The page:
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UCR in the News

Beyoncé tour sales are off to a smoother start. What does that mean for Ticketmaster?

Carolyn Sloane, a labor economist at UCR — whose "Rockonomics" class is currently studying the Ticketmaster drama — talks to NPR about what would solve the issues with the ticket sales giant.
UCR in the News

'Like we woke up to hell': 7,700 dead in quake-battered Turkey, Syria; baby rescued after being born under rubble: Live updates

USA Today |
David Oglesby, a seismologist and professor of geophysics at UCR, points out the notorious San Andreas fault that crosses most of California, from north to south, is of the strike-slip variety. This is the same variety as the East Anatolian fault that caused this week's massive and deadly Turkish earthquake.
UCR in the News

UC Riverside professor discusses what valley residents need to know about earthquakes and ‘the Big One’

Nicolas Barth, assistant professor of geology at UCR, discusses the possibility of an 8.0 magnitude earthquake in California.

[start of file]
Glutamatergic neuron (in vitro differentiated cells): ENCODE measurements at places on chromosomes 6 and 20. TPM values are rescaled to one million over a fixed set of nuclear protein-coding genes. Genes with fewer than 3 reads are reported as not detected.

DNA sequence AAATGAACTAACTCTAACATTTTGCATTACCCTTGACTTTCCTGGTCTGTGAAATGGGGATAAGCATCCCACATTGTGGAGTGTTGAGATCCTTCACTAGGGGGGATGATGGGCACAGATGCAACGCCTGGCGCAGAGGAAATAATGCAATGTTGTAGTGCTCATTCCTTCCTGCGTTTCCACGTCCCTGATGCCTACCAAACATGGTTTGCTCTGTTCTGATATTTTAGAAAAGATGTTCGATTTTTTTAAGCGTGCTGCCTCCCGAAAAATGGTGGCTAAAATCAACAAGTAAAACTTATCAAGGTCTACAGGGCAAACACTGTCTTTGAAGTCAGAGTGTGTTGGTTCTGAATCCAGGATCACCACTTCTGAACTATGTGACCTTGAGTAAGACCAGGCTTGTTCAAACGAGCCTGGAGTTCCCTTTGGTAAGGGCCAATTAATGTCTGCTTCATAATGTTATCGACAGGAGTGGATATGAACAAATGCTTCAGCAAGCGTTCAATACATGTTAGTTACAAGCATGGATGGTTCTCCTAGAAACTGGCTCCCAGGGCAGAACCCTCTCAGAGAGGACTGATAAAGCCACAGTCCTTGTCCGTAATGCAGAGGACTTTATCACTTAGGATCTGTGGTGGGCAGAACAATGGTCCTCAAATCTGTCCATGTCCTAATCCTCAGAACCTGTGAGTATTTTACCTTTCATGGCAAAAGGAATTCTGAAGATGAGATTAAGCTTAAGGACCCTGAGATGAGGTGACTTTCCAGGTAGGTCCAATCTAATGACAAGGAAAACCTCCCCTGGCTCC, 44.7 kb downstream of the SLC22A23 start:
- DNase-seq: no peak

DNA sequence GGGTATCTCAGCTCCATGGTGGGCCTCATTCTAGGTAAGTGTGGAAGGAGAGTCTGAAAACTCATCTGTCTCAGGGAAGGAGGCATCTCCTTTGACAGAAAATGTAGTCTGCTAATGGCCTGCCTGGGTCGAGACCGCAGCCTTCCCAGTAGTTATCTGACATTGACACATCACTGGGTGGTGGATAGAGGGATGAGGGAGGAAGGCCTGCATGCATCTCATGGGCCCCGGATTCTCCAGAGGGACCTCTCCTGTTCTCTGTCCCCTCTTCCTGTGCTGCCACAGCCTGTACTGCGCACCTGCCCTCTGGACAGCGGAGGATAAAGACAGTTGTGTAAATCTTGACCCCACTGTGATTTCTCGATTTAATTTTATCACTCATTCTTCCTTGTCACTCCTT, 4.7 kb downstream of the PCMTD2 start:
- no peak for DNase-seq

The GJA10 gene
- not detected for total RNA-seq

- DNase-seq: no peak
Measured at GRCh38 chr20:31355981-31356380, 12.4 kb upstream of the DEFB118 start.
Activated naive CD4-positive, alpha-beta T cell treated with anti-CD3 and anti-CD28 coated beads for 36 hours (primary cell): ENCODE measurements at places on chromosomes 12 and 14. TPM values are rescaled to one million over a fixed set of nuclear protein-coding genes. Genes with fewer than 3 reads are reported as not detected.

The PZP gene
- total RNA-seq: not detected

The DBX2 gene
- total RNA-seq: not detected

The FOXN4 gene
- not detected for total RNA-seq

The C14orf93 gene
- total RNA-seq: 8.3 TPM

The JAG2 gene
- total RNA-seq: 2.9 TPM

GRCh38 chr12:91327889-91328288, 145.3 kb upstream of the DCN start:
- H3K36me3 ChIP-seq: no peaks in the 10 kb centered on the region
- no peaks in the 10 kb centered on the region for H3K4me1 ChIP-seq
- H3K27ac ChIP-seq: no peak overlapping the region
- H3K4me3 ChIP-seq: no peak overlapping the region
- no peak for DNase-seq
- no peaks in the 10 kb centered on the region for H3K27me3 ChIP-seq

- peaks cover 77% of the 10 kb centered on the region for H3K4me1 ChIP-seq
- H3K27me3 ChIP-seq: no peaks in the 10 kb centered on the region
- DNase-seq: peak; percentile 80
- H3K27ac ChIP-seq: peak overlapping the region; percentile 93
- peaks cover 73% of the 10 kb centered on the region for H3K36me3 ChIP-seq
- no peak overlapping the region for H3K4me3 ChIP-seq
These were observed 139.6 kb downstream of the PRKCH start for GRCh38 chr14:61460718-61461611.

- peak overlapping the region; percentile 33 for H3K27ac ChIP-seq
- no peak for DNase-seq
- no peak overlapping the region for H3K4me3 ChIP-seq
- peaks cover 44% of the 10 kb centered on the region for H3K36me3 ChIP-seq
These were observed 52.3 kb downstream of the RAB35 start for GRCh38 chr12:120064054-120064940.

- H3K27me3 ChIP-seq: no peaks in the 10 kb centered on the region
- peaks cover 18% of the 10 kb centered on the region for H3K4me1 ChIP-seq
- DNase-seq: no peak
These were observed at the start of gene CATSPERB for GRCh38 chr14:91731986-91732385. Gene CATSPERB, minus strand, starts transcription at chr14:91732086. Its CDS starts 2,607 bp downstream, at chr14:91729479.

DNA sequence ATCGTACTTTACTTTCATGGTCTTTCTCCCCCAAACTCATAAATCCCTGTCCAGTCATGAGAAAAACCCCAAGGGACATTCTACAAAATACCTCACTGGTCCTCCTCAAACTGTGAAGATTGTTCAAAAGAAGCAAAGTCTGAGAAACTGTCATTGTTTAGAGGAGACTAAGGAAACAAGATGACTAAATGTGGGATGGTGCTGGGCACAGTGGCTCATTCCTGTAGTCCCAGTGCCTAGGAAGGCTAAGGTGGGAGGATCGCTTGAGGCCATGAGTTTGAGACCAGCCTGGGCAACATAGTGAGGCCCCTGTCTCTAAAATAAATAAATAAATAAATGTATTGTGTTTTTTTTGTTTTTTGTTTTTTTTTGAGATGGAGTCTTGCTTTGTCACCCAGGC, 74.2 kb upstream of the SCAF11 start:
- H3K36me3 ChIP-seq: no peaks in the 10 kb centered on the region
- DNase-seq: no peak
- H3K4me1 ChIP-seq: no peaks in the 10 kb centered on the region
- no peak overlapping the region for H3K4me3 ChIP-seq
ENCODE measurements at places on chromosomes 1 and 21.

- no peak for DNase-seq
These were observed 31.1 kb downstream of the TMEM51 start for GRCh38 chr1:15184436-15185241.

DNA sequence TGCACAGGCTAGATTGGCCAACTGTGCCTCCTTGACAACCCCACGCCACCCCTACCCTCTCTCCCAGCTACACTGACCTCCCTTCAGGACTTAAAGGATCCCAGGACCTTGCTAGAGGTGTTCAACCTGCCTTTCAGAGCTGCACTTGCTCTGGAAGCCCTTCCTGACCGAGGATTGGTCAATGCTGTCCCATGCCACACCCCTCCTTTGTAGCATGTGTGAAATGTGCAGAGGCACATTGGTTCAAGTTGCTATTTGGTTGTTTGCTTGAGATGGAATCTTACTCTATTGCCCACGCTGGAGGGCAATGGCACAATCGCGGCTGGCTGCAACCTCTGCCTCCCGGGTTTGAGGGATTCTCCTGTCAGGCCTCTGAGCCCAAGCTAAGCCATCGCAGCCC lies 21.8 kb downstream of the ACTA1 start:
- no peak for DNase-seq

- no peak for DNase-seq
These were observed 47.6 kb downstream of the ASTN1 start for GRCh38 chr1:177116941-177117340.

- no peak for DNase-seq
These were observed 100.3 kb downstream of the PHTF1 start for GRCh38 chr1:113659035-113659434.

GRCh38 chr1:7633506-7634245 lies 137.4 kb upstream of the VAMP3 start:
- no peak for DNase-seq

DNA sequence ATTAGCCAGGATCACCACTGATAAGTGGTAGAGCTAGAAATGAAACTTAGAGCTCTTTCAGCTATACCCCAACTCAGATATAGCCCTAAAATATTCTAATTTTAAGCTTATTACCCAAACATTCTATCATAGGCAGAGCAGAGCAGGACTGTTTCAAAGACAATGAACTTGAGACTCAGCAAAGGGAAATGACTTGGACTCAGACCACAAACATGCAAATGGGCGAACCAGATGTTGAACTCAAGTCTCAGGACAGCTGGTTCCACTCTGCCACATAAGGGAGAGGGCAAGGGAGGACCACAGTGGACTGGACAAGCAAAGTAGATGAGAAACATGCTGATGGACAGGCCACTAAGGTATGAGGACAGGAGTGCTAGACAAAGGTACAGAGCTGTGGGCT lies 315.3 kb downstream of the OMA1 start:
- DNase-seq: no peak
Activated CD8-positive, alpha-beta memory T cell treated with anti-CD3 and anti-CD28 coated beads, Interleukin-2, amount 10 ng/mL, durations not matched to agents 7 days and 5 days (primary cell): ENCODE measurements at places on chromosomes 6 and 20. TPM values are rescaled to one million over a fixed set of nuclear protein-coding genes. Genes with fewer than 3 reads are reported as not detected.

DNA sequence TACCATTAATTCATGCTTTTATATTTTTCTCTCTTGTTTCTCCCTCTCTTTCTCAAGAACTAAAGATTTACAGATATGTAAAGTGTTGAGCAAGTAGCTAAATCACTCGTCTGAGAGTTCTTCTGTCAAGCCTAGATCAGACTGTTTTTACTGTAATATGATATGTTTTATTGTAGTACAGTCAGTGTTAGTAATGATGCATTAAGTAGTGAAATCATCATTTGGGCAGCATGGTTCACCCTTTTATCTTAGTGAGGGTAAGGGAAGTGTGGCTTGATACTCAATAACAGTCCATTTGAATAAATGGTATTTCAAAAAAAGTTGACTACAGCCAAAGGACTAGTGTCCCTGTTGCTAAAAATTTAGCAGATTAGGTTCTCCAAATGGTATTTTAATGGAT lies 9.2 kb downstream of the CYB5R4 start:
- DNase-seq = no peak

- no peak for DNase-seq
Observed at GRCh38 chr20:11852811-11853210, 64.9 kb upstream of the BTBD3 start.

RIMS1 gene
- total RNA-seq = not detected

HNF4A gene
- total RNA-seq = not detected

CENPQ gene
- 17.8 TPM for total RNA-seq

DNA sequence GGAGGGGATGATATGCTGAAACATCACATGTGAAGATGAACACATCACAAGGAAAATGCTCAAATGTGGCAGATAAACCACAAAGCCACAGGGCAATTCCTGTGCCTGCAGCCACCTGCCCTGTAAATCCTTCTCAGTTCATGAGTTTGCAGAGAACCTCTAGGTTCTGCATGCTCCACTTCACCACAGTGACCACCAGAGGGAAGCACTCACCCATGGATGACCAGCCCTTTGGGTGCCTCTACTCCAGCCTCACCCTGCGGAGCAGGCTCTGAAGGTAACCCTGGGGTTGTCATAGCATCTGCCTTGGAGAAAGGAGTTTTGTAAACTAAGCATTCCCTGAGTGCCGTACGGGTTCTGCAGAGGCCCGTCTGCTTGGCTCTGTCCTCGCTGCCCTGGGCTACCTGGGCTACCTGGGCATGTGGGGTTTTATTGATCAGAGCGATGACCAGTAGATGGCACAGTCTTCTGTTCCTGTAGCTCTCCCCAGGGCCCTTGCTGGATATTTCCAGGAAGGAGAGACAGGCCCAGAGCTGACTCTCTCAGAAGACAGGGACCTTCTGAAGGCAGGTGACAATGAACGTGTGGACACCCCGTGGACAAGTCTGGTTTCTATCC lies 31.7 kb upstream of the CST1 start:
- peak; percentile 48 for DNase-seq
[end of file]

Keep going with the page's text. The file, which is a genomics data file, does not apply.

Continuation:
UCR in the News

Dirty truth: UC Riverside study suggests new way climate change is fueling itself

The Press Enterprise |
Peter Homyak, an environmental sciences professor at UCR, and his former student Johann Püspök of Austria, co-authored a study suggesting pollution from vehicles and power plants might make soil release carbon in Southern California and other similarly dry places – worsening, rather than helping to fight, climate change.
UCR in the News

Aftershocks May Rock Turkey and Syria for Months, Even Years

Wired |
David Oglesby, a UCR geophysicist, explains to Wired that the aftershock risk is greatest right after the main earthquake, but there will still be noticeable aftershocks to Sunday's deadly 7.8 magnitude earthquake in Turkey for years to come.
UCR in the News

In Depth: Long COVID

FOX 11 Los Angeles |
Martin Schlusselberg, assistant clinical professor in UCR's School of Medicine, joins Hal Eisner to discuss long COVID, a condition that can get worse with time, and for which there is currently no test. 
UCR in the News

Op-Ed: Watering down AP African American studies is a disservice to students

LA Times |
Suneal Kolluri, an assistant professor in the School of Education, says a new Advanced Placement African American studies course suffers from revisions that sought to strike a compromise.
UCR in the News

How to Be Happy, According to Scientists

Deliberately performing random acts of kindness can make you feel happier and less depressed and anxious, according to a series of studies from UCR's Sonja Lyubomirsky. Varying those acts you do for others has a longer-term effect on your own happiness.